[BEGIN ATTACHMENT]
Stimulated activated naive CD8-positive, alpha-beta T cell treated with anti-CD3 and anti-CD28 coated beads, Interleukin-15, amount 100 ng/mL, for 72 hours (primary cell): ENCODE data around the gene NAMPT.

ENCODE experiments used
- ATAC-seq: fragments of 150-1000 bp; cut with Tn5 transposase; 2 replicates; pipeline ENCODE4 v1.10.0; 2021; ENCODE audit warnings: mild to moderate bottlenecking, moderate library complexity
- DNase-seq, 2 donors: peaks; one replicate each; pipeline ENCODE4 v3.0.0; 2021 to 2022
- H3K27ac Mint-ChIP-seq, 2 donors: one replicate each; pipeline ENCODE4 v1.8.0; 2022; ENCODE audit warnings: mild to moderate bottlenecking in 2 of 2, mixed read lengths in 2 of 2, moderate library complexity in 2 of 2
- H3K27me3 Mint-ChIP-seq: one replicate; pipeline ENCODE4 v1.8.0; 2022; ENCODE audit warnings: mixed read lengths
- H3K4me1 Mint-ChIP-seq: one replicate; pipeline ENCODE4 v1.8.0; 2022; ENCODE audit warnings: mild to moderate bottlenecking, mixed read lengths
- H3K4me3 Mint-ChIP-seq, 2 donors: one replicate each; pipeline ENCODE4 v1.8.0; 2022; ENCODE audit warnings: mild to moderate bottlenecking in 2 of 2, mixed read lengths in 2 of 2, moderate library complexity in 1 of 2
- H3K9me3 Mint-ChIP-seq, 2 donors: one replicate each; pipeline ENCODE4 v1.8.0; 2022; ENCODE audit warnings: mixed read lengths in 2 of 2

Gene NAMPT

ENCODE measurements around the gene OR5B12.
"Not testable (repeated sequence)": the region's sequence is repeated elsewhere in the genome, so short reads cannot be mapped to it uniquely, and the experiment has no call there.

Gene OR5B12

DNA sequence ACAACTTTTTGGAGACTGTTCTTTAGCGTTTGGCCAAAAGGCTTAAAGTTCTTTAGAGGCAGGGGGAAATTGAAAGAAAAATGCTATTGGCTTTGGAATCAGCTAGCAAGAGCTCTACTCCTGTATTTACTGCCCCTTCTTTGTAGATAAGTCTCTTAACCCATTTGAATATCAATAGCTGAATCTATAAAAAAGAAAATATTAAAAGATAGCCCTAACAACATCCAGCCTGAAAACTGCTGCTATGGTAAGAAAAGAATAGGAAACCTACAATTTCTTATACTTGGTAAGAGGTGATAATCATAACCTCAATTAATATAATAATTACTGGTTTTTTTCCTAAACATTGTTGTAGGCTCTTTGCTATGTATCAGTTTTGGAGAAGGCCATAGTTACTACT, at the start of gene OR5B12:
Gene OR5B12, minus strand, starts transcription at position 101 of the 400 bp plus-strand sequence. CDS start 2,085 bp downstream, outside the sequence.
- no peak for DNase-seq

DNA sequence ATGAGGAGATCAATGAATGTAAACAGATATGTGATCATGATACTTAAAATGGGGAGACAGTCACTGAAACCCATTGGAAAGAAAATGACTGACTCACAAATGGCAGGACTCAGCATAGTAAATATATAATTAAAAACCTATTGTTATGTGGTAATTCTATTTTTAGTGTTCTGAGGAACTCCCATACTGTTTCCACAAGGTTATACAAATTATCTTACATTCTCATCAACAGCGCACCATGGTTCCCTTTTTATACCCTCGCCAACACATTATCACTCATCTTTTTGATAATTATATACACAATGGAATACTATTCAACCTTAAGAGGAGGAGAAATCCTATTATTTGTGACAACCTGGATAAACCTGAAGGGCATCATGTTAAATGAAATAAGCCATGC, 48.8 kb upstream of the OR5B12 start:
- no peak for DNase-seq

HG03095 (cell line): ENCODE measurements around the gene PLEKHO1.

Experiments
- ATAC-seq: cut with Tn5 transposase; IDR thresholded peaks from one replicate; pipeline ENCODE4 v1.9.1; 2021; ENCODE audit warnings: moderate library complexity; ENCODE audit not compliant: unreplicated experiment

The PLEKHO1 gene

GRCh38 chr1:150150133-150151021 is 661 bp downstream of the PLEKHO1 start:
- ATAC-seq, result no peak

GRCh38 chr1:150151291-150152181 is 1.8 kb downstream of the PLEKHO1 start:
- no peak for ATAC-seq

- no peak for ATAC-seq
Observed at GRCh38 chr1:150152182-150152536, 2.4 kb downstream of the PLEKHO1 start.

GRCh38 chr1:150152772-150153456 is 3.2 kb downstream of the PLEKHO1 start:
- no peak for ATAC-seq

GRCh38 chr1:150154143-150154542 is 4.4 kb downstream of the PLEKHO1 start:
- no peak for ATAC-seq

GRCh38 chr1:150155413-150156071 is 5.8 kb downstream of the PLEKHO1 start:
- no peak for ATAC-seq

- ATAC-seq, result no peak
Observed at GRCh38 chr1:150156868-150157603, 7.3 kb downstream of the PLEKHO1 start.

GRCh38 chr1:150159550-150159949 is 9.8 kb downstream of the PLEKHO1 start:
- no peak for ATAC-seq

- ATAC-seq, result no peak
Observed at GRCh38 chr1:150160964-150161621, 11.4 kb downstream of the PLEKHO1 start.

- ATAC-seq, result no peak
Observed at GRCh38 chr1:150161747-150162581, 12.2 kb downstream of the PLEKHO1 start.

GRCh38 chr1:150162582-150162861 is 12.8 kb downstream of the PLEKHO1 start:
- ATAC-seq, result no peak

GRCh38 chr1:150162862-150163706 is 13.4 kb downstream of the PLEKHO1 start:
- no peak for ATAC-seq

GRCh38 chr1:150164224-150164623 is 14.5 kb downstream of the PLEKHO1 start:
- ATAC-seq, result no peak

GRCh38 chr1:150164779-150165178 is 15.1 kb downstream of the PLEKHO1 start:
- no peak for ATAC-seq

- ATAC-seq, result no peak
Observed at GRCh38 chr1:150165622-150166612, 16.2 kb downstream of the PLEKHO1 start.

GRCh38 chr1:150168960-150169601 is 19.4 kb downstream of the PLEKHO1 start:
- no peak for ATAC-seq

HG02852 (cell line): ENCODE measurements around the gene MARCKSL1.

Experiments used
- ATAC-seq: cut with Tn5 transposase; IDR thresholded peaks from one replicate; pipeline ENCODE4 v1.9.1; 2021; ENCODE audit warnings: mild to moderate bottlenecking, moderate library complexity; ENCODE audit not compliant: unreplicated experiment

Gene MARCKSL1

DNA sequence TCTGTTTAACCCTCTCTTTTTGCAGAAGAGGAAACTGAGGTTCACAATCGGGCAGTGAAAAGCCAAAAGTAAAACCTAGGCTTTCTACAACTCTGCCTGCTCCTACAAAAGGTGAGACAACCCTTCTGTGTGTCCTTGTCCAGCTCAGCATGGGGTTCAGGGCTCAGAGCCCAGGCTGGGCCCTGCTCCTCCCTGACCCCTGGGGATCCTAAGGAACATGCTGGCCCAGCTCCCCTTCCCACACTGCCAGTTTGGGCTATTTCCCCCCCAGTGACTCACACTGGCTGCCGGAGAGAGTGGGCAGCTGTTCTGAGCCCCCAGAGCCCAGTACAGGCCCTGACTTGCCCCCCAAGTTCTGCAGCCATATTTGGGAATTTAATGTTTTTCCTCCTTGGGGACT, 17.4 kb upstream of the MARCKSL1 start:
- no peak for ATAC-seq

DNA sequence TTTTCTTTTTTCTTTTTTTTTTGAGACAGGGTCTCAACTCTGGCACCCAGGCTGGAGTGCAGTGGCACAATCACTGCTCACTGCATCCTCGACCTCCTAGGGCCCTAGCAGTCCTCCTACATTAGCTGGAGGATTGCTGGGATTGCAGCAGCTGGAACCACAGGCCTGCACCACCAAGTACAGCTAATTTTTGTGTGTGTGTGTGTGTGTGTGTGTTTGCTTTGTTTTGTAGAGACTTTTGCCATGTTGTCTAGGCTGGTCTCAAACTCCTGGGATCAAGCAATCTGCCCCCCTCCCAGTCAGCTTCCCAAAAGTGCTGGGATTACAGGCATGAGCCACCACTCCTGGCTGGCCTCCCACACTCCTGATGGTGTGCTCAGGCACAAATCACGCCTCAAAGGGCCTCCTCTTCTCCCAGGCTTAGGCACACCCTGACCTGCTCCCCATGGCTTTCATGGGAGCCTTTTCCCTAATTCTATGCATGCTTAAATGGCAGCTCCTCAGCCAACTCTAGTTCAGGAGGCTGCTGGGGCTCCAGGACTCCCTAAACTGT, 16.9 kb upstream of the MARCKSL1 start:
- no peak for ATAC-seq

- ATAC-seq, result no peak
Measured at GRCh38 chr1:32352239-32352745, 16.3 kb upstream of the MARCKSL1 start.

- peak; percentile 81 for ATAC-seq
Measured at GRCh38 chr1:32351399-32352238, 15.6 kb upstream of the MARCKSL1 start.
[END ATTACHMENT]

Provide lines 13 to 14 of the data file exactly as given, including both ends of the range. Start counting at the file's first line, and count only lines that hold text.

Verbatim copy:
Gene OR5B12

DNA sequence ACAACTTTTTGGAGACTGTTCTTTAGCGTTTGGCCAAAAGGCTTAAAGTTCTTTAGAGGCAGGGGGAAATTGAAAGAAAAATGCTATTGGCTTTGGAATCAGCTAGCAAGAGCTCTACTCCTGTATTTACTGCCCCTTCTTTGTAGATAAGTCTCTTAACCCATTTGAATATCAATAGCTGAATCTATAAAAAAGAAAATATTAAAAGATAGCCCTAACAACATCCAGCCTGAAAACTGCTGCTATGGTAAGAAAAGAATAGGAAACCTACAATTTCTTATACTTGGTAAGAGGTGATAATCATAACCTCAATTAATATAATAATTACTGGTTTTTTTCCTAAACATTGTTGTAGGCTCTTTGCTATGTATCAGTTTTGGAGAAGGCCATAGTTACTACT, at the start of gene OR5B12: